Agenda

24th February 1995 at 00:00
Joan sallis answers your questions. I have listened to you on the ways in which headteachers can bring about better teamwork within their governing bodies, encourage discussion of common purpose, promote good-sharing, nip power games in the bud, instil sound rule-keeping and help develop the talent and the confidence of every member. I try to do these things, which I would describe as "facilitating". I have one concern - which is about myself. Where is the borderline between facilitating and manipulating and how can I make sure I am not pulling the strings for my own ends?

The very fact that you have asked this thoughtful question suggests you will know when you are in danger of crossing this line. I don't believe that truly manipulative people start from where you are, since your programme involves developing individuals and encouraging group identity, dangerous activities for anyone bent on master-minding outcomes.

A born manipulator would be more concerned to go in for selective provision and suppression of information, promoting confusion of aims and uncertainty about rules and, above all, fostering or even inflaming conflicts and inequalities among the governors.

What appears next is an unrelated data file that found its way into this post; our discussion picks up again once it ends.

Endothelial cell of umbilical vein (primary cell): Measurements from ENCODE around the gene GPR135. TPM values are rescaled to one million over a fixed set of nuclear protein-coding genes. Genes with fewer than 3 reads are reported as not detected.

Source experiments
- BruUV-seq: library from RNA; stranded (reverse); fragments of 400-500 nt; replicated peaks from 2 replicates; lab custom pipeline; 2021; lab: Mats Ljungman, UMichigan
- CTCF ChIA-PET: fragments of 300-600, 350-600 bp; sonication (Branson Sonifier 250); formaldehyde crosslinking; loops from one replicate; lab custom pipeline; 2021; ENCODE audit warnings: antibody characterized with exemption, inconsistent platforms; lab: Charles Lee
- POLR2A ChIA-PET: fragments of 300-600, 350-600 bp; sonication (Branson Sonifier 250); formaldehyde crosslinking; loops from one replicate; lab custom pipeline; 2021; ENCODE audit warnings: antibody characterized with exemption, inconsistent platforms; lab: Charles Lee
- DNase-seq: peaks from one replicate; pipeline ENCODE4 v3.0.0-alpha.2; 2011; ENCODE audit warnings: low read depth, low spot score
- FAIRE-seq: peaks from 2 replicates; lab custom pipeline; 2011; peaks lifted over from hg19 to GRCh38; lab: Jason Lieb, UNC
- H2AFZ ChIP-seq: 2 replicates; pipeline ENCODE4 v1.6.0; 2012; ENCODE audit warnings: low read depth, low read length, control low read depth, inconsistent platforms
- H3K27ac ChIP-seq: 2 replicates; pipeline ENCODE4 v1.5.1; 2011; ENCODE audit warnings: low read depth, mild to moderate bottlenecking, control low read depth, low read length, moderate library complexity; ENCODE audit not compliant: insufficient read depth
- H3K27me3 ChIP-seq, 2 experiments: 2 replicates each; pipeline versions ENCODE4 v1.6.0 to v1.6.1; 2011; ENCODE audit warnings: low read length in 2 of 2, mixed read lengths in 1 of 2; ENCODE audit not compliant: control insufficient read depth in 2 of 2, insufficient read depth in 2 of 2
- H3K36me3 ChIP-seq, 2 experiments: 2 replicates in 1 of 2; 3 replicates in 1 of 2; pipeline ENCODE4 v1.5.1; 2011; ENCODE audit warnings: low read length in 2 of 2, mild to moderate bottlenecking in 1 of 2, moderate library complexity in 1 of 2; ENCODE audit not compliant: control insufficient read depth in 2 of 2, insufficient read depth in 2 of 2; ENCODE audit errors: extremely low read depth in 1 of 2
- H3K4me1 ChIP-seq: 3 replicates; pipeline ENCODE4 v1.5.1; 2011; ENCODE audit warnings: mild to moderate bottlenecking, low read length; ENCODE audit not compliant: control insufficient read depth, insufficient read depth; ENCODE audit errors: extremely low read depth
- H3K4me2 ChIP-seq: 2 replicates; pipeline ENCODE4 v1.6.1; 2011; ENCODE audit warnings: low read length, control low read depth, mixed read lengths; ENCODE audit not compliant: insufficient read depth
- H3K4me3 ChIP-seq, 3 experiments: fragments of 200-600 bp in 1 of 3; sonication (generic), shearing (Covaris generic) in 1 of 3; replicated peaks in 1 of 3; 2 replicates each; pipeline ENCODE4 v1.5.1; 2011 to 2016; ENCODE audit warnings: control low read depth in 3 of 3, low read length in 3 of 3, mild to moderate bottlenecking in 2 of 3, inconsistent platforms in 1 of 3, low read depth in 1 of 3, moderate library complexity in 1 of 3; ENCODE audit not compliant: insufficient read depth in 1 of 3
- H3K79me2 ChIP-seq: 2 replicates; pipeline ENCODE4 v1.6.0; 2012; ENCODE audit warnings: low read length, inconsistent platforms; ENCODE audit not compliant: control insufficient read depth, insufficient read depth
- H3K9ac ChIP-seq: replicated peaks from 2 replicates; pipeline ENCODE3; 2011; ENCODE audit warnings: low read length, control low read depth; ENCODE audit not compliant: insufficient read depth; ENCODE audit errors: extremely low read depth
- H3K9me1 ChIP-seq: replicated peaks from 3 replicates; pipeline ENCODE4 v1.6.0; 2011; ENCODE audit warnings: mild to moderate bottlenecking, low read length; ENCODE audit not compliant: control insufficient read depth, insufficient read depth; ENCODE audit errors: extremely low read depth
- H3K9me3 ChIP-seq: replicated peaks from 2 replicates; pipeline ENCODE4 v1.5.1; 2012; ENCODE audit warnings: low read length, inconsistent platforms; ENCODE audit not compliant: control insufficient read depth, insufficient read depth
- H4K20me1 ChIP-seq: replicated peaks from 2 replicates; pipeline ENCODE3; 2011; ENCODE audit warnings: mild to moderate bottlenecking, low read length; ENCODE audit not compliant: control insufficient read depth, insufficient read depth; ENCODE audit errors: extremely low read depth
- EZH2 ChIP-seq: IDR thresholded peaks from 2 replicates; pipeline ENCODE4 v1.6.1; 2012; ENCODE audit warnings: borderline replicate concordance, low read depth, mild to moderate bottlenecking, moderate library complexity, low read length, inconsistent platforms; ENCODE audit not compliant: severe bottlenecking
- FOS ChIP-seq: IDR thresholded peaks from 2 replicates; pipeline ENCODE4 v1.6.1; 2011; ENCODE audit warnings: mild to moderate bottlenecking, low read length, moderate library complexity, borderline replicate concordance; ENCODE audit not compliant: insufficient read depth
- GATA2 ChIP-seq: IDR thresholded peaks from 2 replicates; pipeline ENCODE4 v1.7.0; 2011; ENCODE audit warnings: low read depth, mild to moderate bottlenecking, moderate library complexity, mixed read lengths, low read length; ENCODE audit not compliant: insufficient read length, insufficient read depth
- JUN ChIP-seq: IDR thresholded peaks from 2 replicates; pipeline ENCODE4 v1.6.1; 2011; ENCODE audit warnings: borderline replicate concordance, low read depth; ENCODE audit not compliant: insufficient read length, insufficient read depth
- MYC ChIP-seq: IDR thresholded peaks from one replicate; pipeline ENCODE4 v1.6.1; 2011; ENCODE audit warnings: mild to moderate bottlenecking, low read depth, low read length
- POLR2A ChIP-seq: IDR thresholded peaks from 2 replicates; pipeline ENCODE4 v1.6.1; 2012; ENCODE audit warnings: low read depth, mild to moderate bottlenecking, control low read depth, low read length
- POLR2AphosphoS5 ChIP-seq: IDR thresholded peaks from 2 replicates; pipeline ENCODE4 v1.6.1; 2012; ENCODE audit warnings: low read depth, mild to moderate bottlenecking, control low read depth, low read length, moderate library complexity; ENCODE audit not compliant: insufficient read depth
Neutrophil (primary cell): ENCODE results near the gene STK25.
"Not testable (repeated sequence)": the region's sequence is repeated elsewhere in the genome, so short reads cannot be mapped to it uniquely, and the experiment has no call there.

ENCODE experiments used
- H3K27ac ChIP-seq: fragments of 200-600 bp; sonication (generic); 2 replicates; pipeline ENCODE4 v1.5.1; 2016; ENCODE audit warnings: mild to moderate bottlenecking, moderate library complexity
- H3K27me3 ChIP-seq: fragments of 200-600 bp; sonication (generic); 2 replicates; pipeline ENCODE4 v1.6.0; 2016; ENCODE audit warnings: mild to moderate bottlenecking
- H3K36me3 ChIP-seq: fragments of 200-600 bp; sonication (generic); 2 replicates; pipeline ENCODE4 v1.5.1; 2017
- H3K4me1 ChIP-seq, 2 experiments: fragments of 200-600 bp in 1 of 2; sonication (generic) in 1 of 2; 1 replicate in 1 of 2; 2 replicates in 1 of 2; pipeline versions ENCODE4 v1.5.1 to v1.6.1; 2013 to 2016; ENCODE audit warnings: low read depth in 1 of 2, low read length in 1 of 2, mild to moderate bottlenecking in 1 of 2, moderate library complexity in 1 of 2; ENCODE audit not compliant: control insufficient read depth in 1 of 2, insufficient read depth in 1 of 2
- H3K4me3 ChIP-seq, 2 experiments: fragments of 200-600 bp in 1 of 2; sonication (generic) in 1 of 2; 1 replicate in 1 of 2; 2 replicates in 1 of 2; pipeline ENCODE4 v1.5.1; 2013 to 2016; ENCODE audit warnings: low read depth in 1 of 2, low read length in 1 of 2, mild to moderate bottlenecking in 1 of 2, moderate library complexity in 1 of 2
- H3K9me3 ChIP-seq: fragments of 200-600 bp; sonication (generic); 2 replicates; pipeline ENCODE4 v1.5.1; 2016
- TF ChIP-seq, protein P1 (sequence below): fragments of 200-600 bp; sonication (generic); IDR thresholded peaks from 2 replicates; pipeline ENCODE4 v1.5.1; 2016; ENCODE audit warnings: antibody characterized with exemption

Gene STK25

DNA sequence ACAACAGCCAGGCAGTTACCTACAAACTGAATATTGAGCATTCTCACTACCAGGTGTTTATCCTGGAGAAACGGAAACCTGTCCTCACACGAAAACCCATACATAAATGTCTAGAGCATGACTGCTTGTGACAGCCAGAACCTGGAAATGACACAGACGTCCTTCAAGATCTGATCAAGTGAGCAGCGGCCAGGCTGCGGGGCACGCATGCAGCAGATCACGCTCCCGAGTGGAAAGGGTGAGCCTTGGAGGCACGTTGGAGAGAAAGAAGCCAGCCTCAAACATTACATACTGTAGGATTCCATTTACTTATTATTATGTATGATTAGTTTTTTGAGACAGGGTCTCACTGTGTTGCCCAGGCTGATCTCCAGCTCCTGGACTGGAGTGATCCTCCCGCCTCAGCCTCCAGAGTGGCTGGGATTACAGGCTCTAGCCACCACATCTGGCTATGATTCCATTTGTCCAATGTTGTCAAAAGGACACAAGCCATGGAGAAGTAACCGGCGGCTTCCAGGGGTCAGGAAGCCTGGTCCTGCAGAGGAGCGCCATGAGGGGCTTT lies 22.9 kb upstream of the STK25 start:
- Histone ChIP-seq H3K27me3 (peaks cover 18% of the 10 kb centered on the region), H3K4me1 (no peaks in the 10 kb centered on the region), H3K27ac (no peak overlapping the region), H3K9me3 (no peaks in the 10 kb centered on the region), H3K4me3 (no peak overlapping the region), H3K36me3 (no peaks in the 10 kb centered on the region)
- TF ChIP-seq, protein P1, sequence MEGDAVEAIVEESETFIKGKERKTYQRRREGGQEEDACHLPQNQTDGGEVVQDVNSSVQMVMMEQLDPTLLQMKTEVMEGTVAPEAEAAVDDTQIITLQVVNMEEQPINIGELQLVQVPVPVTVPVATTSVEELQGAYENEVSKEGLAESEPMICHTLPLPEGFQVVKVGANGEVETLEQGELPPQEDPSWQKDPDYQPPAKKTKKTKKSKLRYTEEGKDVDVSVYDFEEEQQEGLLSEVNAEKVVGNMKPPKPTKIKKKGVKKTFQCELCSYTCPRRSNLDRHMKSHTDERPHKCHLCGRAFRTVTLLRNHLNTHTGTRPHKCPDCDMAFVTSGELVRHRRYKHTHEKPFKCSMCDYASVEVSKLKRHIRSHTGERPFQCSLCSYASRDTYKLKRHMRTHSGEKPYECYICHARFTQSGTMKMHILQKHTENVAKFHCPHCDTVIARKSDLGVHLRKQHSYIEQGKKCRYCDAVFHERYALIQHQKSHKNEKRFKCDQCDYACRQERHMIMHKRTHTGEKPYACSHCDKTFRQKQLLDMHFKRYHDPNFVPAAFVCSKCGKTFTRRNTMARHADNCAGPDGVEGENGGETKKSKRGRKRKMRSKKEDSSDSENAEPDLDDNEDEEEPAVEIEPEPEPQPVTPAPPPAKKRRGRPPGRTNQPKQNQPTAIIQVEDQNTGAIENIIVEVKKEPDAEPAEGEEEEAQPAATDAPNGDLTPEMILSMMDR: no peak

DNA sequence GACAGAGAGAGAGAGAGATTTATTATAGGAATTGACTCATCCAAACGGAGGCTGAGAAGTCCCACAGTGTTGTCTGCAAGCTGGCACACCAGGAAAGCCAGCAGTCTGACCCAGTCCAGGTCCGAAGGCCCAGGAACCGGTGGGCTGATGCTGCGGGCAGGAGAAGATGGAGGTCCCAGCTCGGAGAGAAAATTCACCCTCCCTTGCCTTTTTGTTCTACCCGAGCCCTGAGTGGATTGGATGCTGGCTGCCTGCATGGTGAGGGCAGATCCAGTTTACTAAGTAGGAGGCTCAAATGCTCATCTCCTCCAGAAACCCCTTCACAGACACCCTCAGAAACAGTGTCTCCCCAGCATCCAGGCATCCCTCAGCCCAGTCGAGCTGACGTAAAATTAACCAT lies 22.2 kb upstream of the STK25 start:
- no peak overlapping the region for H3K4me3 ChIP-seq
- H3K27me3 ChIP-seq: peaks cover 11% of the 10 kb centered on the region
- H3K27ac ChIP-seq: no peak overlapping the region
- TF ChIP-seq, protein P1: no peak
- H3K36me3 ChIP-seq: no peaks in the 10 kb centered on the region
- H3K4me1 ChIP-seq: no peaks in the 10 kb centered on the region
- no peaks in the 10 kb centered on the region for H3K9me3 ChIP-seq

If you feel threatened rather than pleased when your governing body has become confident to the point of asking difficult questions, challenging deeply entrenched practices and initiating debate, you need to be concerned. But I don't think you will react in this way at all. You will be proud of your success.

Should we always accept a request to go part-time or job share? It seems that it suits a teacher for family, health or study reasons (or just because they have a well-paid partner!) but it is not always in the children's interests.

Your last phrase gives you the answer. The needs of the curriculum and the smooth running of the school - in other words, the pupils' interests - should always guide your decision. But these considerations are rarely so straightforward.

Compassion in the case of health, bereavement, the needs of a new mother, a desire to improve qualifications, should weigh significantly with a good employer and therefore with governors. A good teacher may give better service if not under strain, and often part-time and job-sharing staff represent excellent value for money.

Above all, there is also an equal opportunities aspect, since many staff who want part-time work will be women: their needs should be considered by an equal opportunities employer, if they can be reconciled with pupils' well-being. Even your heart-felt remark about well-paid partners has another side: in high-cost housing areas schools have reason to be grateful to well-paid partners for enabling them to get enough teachers at all!

Much will depend on the job needs in the particular case. In a small primary, a part-time teacher responsible for technology or music throughout the school might be ideal, but perhaps a job share of class-teacher might involve more pros and cons.

In a secondary school, timetabling problems and the strengths and work patterns of the other staff in the subject would play a part.

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